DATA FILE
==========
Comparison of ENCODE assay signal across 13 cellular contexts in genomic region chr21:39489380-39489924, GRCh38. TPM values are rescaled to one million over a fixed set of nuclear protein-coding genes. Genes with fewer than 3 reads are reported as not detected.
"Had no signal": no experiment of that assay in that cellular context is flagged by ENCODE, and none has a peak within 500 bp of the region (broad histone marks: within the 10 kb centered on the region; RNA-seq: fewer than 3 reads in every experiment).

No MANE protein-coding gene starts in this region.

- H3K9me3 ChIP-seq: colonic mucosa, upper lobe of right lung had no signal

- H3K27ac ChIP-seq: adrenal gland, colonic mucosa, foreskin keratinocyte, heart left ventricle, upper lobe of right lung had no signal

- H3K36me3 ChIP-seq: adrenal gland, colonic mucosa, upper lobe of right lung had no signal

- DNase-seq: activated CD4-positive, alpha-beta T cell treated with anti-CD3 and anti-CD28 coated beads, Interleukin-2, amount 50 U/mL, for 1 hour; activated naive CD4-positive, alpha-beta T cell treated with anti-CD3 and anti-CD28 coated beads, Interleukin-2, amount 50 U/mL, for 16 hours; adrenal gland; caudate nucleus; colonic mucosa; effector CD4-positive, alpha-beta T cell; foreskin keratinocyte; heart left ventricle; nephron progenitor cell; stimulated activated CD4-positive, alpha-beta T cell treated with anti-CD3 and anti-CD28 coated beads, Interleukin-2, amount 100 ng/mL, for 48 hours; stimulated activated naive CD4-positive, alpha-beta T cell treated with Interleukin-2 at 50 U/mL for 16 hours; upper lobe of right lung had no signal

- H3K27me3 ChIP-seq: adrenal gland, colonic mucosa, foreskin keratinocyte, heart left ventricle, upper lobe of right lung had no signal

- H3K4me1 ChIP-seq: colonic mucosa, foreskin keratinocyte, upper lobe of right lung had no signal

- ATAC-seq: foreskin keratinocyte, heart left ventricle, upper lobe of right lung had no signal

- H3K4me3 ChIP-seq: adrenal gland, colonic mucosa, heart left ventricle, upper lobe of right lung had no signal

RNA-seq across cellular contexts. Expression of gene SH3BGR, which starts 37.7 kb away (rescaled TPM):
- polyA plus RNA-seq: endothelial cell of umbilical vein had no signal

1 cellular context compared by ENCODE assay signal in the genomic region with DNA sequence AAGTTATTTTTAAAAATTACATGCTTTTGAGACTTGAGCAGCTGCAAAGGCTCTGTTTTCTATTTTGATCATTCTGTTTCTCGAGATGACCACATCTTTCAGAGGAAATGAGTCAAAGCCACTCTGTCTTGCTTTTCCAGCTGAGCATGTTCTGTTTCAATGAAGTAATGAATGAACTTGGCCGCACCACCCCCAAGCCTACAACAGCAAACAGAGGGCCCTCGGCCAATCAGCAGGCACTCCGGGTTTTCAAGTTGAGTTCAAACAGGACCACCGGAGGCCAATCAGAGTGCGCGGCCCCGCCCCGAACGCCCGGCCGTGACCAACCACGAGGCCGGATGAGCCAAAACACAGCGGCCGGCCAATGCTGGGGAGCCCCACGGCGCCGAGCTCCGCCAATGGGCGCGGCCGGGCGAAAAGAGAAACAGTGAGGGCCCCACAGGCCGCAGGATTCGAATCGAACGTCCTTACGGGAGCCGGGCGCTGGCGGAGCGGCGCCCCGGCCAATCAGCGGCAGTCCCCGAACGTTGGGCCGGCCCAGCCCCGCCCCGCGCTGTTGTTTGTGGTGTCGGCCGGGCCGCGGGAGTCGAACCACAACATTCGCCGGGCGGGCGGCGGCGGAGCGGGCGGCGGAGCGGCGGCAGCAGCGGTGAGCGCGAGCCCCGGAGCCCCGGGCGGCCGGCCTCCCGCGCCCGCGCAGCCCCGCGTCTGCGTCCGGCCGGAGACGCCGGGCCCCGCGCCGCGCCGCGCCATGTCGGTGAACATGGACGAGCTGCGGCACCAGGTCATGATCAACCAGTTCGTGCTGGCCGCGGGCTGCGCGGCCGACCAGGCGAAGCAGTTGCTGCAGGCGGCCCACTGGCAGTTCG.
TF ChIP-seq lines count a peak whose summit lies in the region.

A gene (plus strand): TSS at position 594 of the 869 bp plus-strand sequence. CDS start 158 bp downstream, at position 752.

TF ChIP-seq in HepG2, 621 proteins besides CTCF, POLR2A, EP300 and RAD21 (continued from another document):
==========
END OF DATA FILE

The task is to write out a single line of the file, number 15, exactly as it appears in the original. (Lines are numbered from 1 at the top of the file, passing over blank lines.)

TF ChIP-seq lines count a peak whose summit lies in the region.